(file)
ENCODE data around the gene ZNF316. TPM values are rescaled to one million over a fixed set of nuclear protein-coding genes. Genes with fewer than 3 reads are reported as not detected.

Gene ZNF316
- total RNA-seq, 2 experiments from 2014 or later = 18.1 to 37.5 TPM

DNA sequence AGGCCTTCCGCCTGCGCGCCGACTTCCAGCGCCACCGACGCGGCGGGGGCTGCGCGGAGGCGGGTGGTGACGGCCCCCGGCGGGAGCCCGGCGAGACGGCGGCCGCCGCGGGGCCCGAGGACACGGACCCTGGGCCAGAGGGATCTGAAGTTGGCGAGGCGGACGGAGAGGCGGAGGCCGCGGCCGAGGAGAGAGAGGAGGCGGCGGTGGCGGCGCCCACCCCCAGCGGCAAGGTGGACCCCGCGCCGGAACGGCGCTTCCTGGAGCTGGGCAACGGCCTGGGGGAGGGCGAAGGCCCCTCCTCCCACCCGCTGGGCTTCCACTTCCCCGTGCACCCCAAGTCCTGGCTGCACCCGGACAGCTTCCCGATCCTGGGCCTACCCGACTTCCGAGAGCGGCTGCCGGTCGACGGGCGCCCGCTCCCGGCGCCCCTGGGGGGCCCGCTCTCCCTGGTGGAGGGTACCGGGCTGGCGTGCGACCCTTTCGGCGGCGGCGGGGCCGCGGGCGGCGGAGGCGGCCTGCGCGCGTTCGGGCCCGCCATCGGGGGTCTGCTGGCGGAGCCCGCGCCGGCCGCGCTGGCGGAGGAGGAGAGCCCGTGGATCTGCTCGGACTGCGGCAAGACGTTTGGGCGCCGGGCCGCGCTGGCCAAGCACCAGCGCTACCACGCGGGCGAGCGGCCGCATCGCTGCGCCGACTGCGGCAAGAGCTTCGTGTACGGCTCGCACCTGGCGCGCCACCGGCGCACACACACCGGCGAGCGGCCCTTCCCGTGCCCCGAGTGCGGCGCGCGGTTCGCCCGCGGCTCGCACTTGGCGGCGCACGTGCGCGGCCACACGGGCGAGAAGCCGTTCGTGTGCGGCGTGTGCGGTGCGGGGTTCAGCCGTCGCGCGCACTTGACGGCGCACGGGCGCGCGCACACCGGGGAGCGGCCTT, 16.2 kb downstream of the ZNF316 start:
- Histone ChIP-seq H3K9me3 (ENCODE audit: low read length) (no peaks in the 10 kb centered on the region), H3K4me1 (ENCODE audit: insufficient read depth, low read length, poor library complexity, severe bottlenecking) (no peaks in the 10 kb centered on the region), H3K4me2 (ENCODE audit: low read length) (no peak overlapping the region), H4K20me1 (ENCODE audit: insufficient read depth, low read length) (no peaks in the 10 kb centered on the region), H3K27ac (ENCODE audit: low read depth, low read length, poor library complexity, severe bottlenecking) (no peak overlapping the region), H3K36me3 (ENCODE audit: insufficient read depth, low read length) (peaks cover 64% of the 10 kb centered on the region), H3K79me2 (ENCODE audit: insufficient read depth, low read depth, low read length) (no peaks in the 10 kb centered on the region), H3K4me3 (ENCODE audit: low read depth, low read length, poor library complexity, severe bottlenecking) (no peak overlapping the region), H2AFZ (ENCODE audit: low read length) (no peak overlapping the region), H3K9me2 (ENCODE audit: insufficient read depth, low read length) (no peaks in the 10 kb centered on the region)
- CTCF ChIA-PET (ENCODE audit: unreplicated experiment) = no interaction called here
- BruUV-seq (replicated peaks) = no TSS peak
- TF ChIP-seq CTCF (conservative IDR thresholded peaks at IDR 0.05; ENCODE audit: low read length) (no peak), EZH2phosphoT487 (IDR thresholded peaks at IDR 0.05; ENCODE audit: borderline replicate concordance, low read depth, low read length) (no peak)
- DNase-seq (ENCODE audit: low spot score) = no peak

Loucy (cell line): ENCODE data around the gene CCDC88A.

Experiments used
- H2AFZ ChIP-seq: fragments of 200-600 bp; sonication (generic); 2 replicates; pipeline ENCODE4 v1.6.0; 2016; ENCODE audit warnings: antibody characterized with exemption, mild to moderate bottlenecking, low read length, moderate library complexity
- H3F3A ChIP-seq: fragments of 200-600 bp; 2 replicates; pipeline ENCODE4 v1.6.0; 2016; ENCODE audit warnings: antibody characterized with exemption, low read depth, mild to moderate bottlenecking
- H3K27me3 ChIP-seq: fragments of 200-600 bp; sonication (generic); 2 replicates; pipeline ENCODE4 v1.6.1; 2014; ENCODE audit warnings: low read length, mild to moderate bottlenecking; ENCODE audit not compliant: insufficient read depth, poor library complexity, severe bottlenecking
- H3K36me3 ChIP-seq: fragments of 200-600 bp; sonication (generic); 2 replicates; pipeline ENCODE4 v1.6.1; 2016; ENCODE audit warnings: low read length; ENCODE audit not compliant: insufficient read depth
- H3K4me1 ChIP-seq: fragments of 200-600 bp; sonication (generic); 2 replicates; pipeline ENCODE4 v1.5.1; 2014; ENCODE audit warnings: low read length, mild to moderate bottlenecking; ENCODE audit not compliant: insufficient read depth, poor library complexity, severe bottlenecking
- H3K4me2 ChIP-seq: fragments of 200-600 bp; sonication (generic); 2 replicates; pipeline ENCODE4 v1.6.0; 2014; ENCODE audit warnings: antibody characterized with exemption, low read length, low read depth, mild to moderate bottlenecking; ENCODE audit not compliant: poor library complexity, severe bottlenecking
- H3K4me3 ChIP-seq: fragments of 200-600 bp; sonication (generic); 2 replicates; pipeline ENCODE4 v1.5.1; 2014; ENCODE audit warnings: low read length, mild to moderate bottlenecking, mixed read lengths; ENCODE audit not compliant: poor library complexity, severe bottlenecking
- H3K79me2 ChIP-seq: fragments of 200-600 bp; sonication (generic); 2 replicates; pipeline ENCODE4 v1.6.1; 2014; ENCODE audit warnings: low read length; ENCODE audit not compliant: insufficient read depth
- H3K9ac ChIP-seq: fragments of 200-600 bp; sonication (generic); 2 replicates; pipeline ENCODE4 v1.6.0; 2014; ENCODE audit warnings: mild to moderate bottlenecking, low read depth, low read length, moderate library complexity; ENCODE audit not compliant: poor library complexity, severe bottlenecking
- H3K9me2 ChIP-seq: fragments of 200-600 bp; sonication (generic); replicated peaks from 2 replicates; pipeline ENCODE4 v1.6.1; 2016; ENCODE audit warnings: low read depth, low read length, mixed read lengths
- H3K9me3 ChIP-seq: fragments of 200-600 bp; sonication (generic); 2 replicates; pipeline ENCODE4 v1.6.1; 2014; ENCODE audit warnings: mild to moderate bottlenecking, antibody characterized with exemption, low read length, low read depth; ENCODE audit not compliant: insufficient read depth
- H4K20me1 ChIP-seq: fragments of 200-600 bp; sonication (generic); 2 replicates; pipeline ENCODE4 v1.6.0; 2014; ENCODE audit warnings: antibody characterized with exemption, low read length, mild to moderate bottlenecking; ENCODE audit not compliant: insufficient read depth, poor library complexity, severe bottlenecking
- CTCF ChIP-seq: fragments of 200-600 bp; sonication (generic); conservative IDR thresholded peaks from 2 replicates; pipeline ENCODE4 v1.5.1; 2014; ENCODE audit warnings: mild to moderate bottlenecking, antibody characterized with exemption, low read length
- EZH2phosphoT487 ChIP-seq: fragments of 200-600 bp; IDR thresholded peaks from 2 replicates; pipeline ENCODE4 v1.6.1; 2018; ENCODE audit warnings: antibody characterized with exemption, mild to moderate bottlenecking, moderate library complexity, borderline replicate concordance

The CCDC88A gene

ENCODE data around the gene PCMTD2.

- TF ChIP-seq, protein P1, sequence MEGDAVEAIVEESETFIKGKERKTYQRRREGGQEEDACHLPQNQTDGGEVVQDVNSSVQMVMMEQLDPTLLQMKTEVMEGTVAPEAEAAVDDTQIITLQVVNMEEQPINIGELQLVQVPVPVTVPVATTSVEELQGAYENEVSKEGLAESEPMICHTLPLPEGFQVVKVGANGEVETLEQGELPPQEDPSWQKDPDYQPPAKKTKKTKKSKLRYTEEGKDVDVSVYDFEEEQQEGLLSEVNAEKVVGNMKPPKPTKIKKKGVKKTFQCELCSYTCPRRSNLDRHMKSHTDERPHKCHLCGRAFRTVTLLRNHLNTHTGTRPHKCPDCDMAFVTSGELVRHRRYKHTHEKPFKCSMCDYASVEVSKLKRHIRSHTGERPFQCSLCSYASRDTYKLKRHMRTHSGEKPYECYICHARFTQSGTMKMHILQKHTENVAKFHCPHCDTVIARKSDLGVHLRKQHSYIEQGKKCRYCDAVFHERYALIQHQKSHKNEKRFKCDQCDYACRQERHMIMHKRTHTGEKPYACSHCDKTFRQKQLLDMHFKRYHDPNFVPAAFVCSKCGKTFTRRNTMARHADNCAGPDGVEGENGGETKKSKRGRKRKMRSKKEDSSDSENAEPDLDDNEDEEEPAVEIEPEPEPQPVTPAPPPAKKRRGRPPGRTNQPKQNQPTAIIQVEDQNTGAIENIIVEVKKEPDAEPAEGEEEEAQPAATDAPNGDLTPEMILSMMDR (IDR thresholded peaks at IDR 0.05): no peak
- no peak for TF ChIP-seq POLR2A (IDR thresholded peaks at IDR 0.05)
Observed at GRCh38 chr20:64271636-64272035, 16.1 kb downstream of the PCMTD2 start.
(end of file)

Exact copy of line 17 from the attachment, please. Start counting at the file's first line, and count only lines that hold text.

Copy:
- H3K4me2 ChIP-seq: fragments of 200-600 bp; sonication (generic); 2 replicates; pipeline ENCODE4 v1.6.0; 2014; ENCODE audit warnings: antibody characterized with exemption, low read length, low read depth, mild to moderate bottlenecking; ENCODE audit not compliant: poor library complexity, severe bottlenecking